Why are we here?
Armed conflict | Endemic/ Epidemic disease| Healthcare Exclusion|Mental Healthcare
In Ethiopia, where diseases such as kala azar are endemic, MSF continues to fill healthcare gaps and respond to emergencies and the needs of the growing refugee population.
MSF has been supporting Wardher hospital and other health facilities in Danod and Yucub districts in Doolo zone since 2007, with the aim of reducing morbidity and mortality in the area.
MSF teams provide both inpatient and outpatient services, including primary and reproductive healthcare, and treatment for malnutrition and tuberculosis (TB). Teams work in 10 outreach clinics in remote locations and also donate drugs and medical supplies.
In 2016, in partnership with the Regional Health Bureau, MSF treated around 45,000 patients.
MSF started working in Dolo Ado in Liben zone in 1995, focusing on providing medical assistance to Somali refugees fleeing the drought at home, as well as to the vulnerable host community.
Throughout the year, Dolo Ado reception centre saw 3,075 new arrivals, mostly women, and children. The team offers free basic healthcare, nutritional support and routine immunisations.
Basic healthcare is also available at three health posts MSF manages in Buramino and Hiloweyn camps.
Another team works in the health centre in Dolo Ado town, which is the referral point for the refugees as well as local population, and has an emergency room, maternity and paediatric units, an operating theatre and X-ray facilities, and runs nutrition and TB programmes.
By the end of 2016, there were over 203,887 Somali refugees in five camps in Liben zone.
Teams based at the local district hospital of Fik, in central Somali Region, work in the emergency room, operating theatre, maternity ward and stabilisation centre for severely malnourished children.
MSF also supports a TB treatment programme and donates drugs and basic medical instruments to the hospital.
In Degehabur, MSF provides maternal health services, including ante- and postnatal care, family planning and treatment for sexual and gender-based violence. MSF also helped to set up inpatient and outpatient departments, the emergency room and a stabilisation centre for severely malnourished children with medical complications in Degehabur hospital.
Mobile clinics in 14 outreach locations offer basic healthcare to people living in remote areas.
Gambella region hosts more than 340,000 South Sudanese refugees from the civil war that has been ongoing since 2013.
In collaboration with the government and UNHCR, the United Nations refugee agency, MSF provides basic and secondary health services in the health centres in Kule and Pugnido camps and Pugnido town, and health posts in Kule and Tierkidi.
These services include paediatric care, surgery, nutritional support and HIV/AIDS treatment and are available for both refugees and the local communities.
Another team runs a regular mobile clinic for refugees at the entry point of Pagak. In 2016, MSF offered basic medical assistance to 264,000 refugees and local residents, 31% of whom were children under the age of five. 87,000 patients have been treated for malaria in the project locations.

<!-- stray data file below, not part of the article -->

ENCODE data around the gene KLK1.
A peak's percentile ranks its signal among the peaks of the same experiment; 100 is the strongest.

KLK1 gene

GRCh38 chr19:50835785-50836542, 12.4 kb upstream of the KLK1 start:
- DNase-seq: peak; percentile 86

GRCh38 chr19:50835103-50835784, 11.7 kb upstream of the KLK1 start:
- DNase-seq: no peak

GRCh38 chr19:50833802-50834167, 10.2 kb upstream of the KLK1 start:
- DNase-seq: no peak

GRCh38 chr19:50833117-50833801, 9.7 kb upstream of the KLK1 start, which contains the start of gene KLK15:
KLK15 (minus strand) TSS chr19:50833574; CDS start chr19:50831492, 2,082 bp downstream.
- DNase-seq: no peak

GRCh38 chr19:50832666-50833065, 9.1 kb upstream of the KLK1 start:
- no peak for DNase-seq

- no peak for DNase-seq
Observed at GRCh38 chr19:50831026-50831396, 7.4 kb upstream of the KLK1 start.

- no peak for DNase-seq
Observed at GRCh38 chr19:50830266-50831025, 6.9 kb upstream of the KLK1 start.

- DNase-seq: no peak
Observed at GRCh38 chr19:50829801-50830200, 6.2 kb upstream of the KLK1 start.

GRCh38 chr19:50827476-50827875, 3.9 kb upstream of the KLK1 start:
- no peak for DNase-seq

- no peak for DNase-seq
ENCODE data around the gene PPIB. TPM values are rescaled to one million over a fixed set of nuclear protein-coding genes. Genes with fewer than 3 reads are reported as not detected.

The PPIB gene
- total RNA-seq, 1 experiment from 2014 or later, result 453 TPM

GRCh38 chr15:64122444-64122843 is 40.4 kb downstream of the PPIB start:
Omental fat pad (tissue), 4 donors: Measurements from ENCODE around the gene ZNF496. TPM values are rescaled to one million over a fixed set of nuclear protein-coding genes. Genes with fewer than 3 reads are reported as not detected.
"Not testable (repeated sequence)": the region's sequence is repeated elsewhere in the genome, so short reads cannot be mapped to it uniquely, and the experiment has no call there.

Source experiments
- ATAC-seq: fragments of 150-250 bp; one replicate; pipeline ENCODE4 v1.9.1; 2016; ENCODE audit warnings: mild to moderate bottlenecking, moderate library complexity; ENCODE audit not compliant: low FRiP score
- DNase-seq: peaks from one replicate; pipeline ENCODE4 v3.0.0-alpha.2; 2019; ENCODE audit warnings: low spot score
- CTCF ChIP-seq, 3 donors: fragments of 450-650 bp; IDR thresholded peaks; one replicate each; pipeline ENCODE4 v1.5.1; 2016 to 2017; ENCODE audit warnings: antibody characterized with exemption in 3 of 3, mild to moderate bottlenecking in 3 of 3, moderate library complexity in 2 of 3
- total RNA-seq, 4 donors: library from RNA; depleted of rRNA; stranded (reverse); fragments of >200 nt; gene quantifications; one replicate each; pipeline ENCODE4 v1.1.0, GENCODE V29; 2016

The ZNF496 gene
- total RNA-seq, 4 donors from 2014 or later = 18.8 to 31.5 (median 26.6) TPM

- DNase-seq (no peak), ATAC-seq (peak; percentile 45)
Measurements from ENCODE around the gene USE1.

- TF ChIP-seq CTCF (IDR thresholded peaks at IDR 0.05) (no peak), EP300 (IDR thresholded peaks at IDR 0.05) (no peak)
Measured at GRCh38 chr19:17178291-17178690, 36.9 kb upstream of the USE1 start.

MSF also started its support of Gambella hospital, by donating much-needed supplies and supporting the surgical ward. This is the main referral hospital in the region.
MSF’s main focus in Amhara region is the treatment, diagnosis and prevention of kala azar (visceral leishmaniasis), which is endemic in Ethiopia, especially in the north.
MSF provides screening and treatment for kala azar patients co-infected with HIV and/or TB, and efforts so far have resulted in a significant decrease in transmission and infection rates. The team in Amhara also offers treatment for snakebites and support to emergency referrals.
In addition, MSF responded to the nutritional situation in Amhara. A surveillance system was set up to forecast possible nutritional emergencies and allow for a timely reaction to them.
In collaboration with the Ethiopian authorities, MSF provides mental healthcare for some 6,200 Eritrean refugees in Shimelba and Hitsats camps in Tigray region.
Services include psychosocial and psychiatric support, as well as community education and awareness activities to reduce stigma and ensure that those in need know about the project.
In addition, MSF runs a psychiatric care centre and a secondary health care facility.
In 2016, the team assisted 3,435 refugees through outpatient and inpatient consultations.
MSF responded to the 2015-16 drought by conducting nutrition assessments, in collaboration with local and federal authorities, in two districts in Amhara region, one district in Dire Dawa city and two districts in Oromia region.
Based on the findings of the assessments, two interventions were launched in Oromia, in Aseko and Babile districts.
In Aseko, nearly 4,800 children with moderate acute malnutrition received supplementary food, and 160 children with severe acute malnutrition were referred to therapeutic feeding programmes.
In Babile, MSF supported local health teams to screen and treat around 300 malnourished children.
MSF also ran a measles vaccination campaign and offered nutritional support to pastoralist communities in Afar region, Siti zone, Somali region, and Southern Nations, Nationalities and Peoples' Region.
Since March 2016, MSF has been collaborating with Ethiopian authorities to respond to outbreaks of acute watery diarrhoea in many parts of the country, including the capital Addis Ababa, Oromia region and Somali region.
Teams also assisted with training, construction of temporary treatment centres, and water and sanitation.
No. staff in 2016: 1,573 | Expenditure: €28.8 million | Year MSF first worked in the country: 1984 | msf.org/ethiopia